While the goal of the Teal Pumpkin Project is to promote safe trick-or-treating for kids with food allergies, I think we can also use it as an opportunity to offer non-candy treats for all kids. I do not believe that we need to remove all candy from trick-or-treating. That is fundamentally changing kids have enjoyed for decades, but I do not see any harm in giving kids a choice of treat.

How to avoid the tummy ache

At this point, you have probably realized that I do let Little Bit trick-or-treat. So how do I let her eat her candy, avoid a tummy ache, and avoid a fight? Like every other kid on Halloween night, the first thing she does when she gets home is dump her candy out all over the table. She then proceeds to sort through it and remove everything she doesn’t like. That is the discard pile. I just smile because I can remember doing the same thing, but also because that discard pile usually has a few pieces that Hubs and I would enjoy snacking on! After she has sorted all her candy, she of course wants to eat some. And honestly, I let her eat without much influence from me. She knows that the candy will be there in the morning, and that I will give her permission to eat it.

Once she goes to bed I put the candy away in the pantry, and from that point on, I let her have a few pieces each day as part of her regular meals. She must ask for a piece, and I don’t fight the request. Kids sense our hesitancy, so I don’t hesitate. This gives us the chance to talk about eating candy and how it tastes good, it is fun to trick-or-treat, but candy is something we enjoy in amounts smaller than other foods. It opens the door for wonderful conversations about food and nutrition. I know you may not believe me, but when you take away the power of no, food battles are lessened.

The opposite of forbidden appeal is unconditional permission. The simple fact that Little Bit knows that Halloween candy does not upset Mama, makes it easier for her enjoy in moderation.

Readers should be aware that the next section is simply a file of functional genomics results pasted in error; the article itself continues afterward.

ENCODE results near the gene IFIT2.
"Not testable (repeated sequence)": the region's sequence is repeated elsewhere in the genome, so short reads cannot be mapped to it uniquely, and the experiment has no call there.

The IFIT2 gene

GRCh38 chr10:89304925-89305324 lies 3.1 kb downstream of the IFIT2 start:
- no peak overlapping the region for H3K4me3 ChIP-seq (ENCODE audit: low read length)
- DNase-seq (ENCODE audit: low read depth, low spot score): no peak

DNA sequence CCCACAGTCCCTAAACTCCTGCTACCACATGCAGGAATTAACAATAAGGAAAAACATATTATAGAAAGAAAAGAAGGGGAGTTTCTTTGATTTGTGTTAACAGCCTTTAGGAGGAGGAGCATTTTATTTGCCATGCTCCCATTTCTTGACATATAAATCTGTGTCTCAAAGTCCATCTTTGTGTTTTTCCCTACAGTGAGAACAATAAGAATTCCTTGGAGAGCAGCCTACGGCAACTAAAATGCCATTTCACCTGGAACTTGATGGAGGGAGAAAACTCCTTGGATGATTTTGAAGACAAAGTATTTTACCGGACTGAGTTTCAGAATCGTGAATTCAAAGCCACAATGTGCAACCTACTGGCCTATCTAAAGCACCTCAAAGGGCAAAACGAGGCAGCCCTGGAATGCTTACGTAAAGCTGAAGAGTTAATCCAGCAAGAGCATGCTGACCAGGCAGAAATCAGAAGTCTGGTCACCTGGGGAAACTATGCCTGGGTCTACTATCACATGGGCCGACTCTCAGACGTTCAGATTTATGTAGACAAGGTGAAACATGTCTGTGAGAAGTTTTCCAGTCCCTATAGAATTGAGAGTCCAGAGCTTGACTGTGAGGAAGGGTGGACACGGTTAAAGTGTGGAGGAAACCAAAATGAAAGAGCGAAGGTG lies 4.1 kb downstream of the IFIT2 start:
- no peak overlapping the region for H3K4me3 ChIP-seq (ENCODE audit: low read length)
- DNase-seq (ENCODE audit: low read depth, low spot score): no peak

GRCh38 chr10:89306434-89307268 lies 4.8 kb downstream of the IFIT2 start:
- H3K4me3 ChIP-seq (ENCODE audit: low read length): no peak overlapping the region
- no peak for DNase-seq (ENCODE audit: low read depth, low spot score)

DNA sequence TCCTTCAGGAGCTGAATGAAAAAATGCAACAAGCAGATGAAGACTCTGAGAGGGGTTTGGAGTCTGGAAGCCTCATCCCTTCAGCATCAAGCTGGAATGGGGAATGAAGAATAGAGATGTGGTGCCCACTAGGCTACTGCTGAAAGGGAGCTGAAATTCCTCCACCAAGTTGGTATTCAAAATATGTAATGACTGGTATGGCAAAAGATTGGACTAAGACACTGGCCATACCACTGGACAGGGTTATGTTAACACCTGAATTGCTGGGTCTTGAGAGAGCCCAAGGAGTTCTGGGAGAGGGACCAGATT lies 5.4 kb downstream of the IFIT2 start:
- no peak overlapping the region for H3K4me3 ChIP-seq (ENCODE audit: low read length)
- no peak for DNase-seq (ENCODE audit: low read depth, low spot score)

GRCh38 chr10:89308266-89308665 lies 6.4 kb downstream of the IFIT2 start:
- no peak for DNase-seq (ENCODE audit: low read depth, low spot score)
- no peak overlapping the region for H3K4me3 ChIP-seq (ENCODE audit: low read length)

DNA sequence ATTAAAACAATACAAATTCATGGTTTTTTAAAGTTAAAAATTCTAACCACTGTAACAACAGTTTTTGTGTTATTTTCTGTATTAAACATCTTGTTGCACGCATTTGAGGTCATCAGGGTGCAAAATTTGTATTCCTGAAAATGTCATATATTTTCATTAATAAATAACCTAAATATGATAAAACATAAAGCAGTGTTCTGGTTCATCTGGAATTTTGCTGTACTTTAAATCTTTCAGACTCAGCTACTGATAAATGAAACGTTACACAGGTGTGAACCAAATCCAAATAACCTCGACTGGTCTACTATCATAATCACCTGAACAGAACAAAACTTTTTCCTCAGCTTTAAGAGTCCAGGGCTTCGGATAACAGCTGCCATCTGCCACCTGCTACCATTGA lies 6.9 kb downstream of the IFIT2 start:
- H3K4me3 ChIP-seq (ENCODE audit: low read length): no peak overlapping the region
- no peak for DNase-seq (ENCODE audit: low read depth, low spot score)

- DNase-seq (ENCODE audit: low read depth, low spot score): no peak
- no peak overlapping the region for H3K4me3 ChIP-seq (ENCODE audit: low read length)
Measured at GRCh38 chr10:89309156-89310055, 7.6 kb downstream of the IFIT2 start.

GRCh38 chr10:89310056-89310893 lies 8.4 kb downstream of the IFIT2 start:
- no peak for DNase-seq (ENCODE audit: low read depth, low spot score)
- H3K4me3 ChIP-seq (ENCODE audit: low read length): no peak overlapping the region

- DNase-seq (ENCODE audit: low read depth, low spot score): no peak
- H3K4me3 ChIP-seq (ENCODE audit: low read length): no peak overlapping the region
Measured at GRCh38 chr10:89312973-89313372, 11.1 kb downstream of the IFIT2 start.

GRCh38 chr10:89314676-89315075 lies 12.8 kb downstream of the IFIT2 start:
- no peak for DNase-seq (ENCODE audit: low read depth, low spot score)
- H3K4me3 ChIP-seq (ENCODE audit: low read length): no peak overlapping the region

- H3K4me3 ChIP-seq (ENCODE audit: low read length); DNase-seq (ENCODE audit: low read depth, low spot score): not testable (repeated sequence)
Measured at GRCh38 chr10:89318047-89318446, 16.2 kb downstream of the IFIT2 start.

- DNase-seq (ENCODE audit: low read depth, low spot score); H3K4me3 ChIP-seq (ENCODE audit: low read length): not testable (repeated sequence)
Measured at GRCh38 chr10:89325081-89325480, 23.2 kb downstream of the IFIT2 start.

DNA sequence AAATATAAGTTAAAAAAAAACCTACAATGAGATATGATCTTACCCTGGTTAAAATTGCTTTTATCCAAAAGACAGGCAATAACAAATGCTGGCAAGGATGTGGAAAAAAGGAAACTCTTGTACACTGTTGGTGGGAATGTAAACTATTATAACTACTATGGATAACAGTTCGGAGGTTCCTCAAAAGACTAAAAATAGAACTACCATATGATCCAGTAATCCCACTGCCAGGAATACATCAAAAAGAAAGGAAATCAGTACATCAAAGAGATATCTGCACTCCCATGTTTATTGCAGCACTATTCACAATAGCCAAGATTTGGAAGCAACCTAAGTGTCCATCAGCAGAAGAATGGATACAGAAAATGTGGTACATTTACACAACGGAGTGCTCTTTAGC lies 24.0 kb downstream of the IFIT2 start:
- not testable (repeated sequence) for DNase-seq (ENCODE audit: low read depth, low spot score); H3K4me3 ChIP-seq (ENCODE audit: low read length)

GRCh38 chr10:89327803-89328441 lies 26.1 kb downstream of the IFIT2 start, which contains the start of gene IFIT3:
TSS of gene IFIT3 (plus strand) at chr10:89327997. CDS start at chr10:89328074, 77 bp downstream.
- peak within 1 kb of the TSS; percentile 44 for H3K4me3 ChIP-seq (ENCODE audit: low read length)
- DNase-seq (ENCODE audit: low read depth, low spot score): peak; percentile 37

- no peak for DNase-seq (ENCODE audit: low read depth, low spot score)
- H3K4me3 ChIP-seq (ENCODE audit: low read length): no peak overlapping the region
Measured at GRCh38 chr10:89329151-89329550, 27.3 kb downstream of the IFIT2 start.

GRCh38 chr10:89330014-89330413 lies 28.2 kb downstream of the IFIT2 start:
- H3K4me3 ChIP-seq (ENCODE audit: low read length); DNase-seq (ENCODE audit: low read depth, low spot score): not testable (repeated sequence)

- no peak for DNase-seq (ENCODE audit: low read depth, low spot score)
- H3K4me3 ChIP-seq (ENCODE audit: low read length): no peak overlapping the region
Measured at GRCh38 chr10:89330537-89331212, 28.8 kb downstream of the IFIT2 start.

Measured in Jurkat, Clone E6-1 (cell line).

What happens when your plans go off the rails

There is one thing being a parent has taught me, it is that even the best laid plans and notions on parenting can go completely off the rails. Kids are so unique. If you are a parent of a kid that just can’t stay out of the Halloween candy and you are worried, there are usually at least a few dental offices that offer candy buy back. I think that is a great option for some kids, but only if handled appropriately. Parents that go about the candy buy back with a controlling attitude, and focus on how the candy has to be removed because it is bad, are inadvertently giving it forbidden appeal.

My recommendation, before Halloween, start looking for a way to help the child earn a special toy or experience. It needs to be something that requires money and motivates the child earn that money. Let the child go trick-or-treating, but also tell the child about the buy back program. The role of the parent is help the child see that the candy from trick-or-treating has value, and it can be sold to earn something of even more value. It is an awesome lesson in personal finance too!

Don’t forget to have fun

Halloween and candy is a deeply rooted American tradition. Instead of fighting traditions around food, we serve our children better by using them as times to model healthy relationships with food. Go have fun with your kids!